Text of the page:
Altice drops $980m bid to buy Israel’s Partner Communication

Altice drops $980m bid to buy Israel’s Partner Communications

02 April 2020 | Alan Burkitt-Gray

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Altice Europe has dropped plans to for its existing Israeli operation, Hot Telecommunications, to buy rival operator Partner Communications for US$980 million.

Dexter Goei (pictured), president of Altice Europe and CEO of Altice USA, told Partner the news in a late-night phone call.

Goei advised Partner “that Altice cannot continue with the negotiations, and it is therefore terminating all further discussions”, in an ill-tempered announcement about the negotiations.

The merger would have created an operator with a 40% share of the Israeli market.

From Partner’s account, relationships began to deteriorate in mid-March, when it tried to extract commitments from Altice that the deal, first proposed in late January, was still going ahead.

Partner said: “In order to verify the ability of Altice to consummate the transaction, the board asked to receive from Altice the commitment letter of the financing bank of Altice containing such bank’s undertaking to finance the transaction.”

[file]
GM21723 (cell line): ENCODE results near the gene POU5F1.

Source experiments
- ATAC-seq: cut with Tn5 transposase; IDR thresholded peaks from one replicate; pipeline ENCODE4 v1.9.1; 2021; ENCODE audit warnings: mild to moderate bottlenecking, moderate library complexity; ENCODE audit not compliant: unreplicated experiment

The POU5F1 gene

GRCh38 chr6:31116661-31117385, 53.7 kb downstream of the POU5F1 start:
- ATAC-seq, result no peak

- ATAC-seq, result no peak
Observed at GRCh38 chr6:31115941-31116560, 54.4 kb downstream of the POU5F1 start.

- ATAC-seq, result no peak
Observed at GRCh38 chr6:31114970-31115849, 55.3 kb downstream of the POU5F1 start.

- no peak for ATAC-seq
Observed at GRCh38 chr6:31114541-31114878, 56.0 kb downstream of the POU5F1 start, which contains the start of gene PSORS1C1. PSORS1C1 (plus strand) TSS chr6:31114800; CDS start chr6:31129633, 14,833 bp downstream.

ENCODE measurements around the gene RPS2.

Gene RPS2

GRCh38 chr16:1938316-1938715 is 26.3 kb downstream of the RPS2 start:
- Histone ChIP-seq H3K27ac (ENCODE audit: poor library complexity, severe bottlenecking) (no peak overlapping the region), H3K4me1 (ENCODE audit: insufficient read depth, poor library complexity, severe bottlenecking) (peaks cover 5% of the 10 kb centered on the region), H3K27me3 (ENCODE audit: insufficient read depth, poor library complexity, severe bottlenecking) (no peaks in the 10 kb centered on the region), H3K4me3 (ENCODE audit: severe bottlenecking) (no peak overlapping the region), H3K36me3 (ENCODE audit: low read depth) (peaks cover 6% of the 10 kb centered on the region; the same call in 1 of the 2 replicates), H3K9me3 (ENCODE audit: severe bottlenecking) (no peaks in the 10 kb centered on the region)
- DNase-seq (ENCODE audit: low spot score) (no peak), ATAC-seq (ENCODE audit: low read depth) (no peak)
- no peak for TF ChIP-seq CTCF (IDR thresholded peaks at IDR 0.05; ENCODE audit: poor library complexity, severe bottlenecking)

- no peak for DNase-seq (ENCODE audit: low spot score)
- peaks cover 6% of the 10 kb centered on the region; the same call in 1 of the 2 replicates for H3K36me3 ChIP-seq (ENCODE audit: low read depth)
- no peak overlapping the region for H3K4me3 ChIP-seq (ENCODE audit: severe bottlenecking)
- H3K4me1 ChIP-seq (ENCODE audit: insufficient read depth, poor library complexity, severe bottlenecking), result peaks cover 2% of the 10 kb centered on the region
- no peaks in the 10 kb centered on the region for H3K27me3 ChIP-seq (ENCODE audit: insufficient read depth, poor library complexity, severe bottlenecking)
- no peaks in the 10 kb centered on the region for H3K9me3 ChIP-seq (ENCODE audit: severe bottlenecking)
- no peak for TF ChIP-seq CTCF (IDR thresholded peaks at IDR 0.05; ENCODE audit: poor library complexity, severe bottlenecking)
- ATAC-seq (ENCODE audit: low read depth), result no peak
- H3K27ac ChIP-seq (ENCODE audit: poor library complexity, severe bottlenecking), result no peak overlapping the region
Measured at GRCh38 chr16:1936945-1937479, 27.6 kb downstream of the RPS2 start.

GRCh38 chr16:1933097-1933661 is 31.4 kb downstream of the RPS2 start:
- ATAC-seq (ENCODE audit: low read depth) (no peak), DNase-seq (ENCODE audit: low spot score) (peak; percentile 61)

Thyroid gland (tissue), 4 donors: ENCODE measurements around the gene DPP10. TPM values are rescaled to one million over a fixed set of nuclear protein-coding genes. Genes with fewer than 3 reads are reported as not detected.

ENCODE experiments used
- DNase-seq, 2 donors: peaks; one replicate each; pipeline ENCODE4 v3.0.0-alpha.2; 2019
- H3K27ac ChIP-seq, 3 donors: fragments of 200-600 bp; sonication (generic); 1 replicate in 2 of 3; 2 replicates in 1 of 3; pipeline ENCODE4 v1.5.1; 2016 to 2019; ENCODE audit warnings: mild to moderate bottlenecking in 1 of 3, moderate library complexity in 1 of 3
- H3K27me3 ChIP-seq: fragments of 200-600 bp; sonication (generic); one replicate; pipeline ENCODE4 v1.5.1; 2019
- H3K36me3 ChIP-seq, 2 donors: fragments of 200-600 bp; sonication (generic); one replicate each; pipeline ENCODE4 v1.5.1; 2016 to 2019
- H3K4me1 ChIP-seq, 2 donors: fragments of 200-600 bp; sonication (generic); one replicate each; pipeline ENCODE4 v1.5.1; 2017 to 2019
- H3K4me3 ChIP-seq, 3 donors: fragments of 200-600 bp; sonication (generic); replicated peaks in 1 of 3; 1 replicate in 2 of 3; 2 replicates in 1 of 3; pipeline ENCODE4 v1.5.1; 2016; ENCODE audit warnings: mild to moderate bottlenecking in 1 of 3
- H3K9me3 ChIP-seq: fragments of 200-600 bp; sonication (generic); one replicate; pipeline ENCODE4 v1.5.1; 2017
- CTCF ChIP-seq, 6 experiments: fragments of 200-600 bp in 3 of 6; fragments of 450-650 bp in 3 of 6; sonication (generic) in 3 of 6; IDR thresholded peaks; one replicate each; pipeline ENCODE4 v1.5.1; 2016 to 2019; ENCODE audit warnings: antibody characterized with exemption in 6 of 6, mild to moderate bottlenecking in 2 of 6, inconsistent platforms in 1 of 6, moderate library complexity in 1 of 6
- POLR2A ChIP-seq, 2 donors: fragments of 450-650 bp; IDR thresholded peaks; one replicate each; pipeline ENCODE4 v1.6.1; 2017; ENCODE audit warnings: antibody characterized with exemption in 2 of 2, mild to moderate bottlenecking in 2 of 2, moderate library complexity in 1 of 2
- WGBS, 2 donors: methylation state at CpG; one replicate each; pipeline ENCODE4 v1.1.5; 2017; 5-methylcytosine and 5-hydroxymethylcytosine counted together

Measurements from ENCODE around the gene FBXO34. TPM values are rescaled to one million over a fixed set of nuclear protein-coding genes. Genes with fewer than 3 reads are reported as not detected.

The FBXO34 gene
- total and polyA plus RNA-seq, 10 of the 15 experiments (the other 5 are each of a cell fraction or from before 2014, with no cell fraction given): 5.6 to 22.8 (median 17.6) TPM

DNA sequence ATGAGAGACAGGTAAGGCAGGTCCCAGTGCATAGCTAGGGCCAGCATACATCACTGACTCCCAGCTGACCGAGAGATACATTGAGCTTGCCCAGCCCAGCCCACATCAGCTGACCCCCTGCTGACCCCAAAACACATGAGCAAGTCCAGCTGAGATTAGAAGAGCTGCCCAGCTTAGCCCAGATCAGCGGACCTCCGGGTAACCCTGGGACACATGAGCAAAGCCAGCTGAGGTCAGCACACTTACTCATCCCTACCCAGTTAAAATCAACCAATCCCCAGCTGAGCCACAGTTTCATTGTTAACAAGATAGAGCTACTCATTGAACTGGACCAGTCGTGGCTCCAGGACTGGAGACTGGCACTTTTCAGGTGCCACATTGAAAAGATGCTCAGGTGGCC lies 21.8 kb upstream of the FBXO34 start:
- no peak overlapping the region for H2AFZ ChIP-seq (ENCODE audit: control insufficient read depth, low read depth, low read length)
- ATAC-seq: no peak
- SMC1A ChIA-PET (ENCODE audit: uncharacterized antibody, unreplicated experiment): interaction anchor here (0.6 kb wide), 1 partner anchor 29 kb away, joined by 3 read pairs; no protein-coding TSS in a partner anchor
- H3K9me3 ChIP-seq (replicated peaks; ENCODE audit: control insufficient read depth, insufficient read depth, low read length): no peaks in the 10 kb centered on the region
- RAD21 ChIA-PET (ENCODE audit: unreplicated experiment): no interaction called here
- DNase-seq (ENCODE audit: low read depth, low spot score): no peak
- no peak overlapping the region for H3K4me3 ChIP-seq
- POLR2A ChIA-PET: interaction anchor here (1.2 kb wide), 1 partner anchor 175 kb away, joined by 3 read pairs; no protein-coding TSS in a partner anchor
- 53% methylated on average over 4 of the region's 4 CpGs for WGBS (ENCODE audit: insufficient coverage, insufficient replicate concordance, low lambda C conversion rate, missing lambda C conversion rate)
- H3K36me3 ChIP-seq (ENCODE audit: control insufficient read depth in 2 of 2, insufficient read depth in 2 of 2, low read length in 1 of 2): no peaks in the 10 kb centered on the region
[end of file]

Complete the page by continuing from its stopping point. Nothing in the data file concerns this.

No letter had been received by Saturday, and the Partner board offered a further deadline, this week.

“In addition, the board reiterated some of the major open issues that required resolution, namely the certainty of payment of a termination fee by Altice and Hot if the transaction were derailed and the guarantee of Hot’s obligations by entities in the Altice group.”

The result, says Partner, was a phone call from Goei: “The reasons mentioned by Altice were the rapidly deteriorating economic situation and bleak prospects for a short recovery.”

Altice told Partner that there were still “many issues … that have not been agreed upon yet.”

Altice issued a short statement saying: “Altice Europe confirms that its fully owned subsidiary Hot has terminated discussions regarding the potential acquisition of Partner Communications.”

Tel Aviv-based newspaper Haaretz offered “differing explanations for the decision”, saying its sources said “it was unrelated to the epidemic” and more likely “due to doubts that the deal would ever get regulatory approval”.

This is unlikely to be the end of it. The Israeli market is under severe pressure and is reacting to the position by planning consolidation. In February Cellcom Israel bid to buy Golan Telecom, for only half what it offered in an abortive attempt five years ago.

Partner Communications was originally called Orange Israel, under a licensing deal that was transferred from the Orange group’s first owners in the 1990s, Hutchison of Hong Kong, to the former France Telecom, which now uses the Orange brand worldwide.